Receive our Behind the Headlines email and we’ll post a free copy of Byline Times
Boris Johnson held two unminuted meetings with Evening Standard owner Evgeny Lebedev – a man he would shortly after make a peer – at the height of the build-up to the first Coronavirus lockdown, The COVID Inquiry has heard.
On Wednesday 18 March 2020, shortly after he gave a 5:30pm press conference on COVID-19 and met with the Chancellor, then Prime Minister Johnson had a 25-minute phone call with Lebedev at around 7:30pm.
The meeting appears to overlap with a ‘chat’ with then Health Secretary Matt Hancock, lasting just three minutes.
It is not immediately clear if Johnson took a break from his call with the press baron to speak to Hancock or if the Health Secretary joined the call for a brief period.
However, Johnson appears to have spent more time talking to Lebedev than his own Health Secretary over those two days.
In his press conference that same evening – one of the first of the national nightly broadcasts – Johnson had announced that all schools would close to staff and most pupils from that Friday until further notice.
It would be another five days before he declared a full national lockdown on Monday 23 March 2020. By then, Coronavirus cases were surging by the thousands and the number of deaths had surpassed 100 Brits.
Yet Johnson took more time to meet with Lebedev – this time in person – at around 6pm on 19 March, with his political secretary Ben Gascoine, and his director of communications Lee Cain, this time almost immediately after his press conference on COVID-19.
At the COVID Inquiry this week, inquiry barrister Hugo Keith KC asked of the meetings: “Do you know what it was about?”
Johnson’s own private secretary Martin Reynolds – who was implicated in the ‘Partygate’ scandal over his invite to drinks in the No 10 garden – said: “I don’t, I wasn’t present. There was no civil servant present.”
Asked if he knew Johnson was seeing Lebedev, Reynolds replied: “I would have done yes.”
Yet he appeared to have no knowledge of what was discussed: “I wouldn’t normally ask him for the content of his discussions… He was accompanied by his director of comms and his political secretary – both of whom are political.”
The inquiry lawyer appeared horrified. “At the height of the crisis he goes for a private meeting with Lebedev. Did you not ask him ‘why are you doing this PM’?”
Reynolds replied: “I can’t recall if I did, ultimately it’s for the PM to decide how to use his time… I may have said ‘are you sure you want to do this?’”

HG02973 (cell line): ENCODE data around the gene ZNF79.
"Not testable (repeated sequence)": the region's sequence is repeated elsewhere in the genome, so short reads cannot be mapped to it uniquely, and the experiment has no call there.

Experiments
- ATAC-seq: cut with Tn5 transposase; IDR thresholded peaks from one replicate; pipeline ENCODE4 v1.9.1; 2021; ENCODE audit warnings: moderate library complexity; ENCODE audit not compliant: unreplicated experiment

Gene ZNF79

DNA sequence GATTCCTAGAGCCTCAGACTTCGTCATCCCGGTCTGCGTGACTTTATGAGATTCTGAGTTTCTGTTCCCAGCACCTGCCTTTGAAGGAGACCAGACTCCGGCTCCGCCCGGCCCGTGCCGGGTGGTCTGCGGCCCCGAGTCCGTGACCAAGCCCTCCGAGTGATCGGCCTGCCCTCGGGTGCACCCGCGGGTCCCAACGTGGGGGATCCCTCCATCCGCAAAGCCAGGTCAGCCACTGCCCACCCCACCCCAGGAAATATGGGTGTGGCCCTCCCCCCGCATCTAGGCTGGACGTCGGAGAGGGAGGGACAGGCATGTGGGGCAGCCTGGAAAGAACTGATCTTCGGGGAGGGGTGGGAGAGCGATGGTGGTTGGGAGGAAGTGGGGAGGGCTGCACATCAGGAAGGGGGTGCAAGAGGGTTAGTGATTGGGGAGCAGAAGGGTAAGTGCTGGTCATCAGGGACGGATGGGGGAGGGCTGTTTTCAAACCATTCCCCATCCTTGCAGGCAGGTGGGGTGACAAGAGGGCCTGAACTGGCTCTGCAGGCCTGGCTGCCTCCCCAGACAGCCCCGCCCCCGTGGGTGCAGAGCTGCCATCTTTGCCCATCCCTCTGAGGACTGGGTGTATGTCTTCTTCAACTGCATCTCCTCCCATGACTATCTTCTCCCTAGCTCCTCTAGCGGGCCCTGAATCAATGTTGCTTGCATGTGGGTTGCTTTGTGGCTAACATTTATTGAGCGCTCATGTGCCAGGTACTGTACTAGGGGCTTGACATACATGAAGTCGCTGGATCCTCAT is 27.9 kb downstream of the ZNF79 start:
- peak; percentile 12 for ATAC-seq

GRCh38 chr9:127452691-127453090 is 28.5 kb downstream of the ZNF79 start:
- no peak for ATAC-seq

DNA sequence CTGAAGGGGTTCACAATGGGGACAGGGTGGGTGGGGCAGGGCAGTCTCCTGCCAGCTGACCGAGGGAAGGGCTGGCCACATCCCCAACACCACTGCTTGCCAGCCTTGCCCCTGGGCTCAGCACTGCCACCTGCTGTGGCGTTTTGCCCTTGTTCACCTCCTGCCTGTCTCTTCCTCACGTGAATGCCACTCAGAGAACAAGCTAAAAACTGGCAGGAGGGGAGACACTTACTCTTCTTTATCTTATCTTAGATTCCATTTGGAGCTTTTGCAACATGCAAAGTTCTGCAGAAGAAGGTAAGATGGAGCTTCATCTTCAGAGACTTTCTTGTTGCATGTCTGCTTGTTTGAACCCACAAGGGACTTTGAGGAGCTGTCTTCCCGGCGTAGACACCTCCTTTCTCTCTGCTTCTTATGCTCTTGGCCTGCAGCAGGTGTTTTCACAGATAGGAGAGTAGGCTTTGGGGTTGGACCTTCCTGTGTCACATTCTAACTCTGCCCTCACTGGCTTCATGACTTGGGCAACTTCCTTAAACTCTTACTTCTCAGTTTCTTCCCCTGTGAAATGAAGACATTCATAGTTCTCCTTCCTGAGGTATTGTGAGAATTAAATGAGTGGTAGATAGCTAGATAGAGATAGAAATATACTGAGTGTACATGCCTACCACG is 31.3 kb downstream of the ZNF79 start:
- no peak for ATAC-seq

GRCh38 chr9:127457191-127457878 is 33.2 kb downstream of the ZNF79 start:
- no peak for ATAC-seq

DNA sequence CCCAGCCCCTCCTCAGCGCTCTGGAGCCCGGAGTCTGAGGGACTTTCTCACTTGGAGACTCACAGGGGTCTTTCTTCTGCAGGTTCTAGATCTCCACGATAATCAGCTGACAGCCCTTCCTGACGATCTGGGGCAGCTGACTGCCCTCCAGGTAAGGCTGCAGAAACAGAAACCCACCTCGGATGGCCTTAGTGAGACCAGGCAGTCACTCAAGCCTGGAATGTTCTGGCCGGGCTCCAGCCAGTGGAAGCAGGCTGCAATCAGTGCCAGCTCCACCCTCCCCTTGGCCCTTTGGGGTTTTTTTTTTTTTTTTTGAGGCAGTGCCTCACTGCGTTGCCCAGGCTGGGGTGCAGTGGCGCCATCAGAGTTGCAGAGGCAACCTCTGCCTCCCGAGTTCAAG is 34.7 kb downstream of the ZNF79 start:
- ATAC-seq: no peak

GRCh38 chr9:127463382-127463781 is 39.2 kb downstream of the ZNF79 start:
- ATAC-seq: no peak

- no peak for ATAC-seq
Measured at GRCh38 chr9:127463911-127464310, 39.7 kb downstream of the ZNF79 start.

According to Gabriel Pogrund and Harry Yorke reporting in The Times, Johnson “was particularly anxious to ensure the Evening Standard — by then a struggling free sheet, its circulation crashing because of the collapse in commuting — received a healthy share of the Government’s Covid-19 advertising budget during the first wave of the pandemic.”
The advertising budget, which former Number 10 advisor Dominic Cummings described as “covid bungs”, funnelled hundreds of millions of subsidies in the form of Government advertising into a select group of newspapers. The Times reports that Boris Johnson “personally asked Alex Aitken, executive director for government communication, to ensure the Standard benefited from the agreements.”
Just a few months later, in July 2020, Lebedev was controversially nominated for a life peerage for “philanthropy and services to the media”.
Evgeny Lebedev – who now sits as Baron Lebedev of Hampton in the London Borough of Richmond on Thames and of Siberia in the Russian Federation in the UK’s House of Lords – is the Russian-born son of ex-KGB agent Alexander Lebedev, though he is now a British citizen. He has only spoken in the Lords once since becoming a peer, in May 2021.
The House of Lords Appointment Committee, which vets Lords nominations, strongly advised Johnson against giving the media baron – who also part-owns The Independent newspaper – a peerage over alleged security concerns. Johnson overruled the committee to force the peerage through.
Johnson and Lebedev had been close friends since the politician’s London mayoral days, when the Evening Standard owner flew him out to Italy for several ‘free’ holidays at a luxury villa. Alexander Lebedev was present for at least one of these trips.
The Evening Standard relies on commuters for its circulation and therefore ad revenue. Lebedev would have had an interest in the issue of people working from home – though there is no suggestion of wrongdoing. Johnson had already asked people to work from home “if you can”.
Johnson had told the public that evening: “I do think, looking at it all, that we can turn the tide within the next 12 weeks. And I am absolutely confident that we can send Coronavirus packing in this country but only if we take the steps, we all take the steps we have outlined.”
On 27 March 2020, the then Prime Minister contracted COVID. Despite this, many of the illegal gatherings in Whitehall happened after this point.
Do you have a story that needs highlighting? Get in touch by emailing firstname.lastname@example.org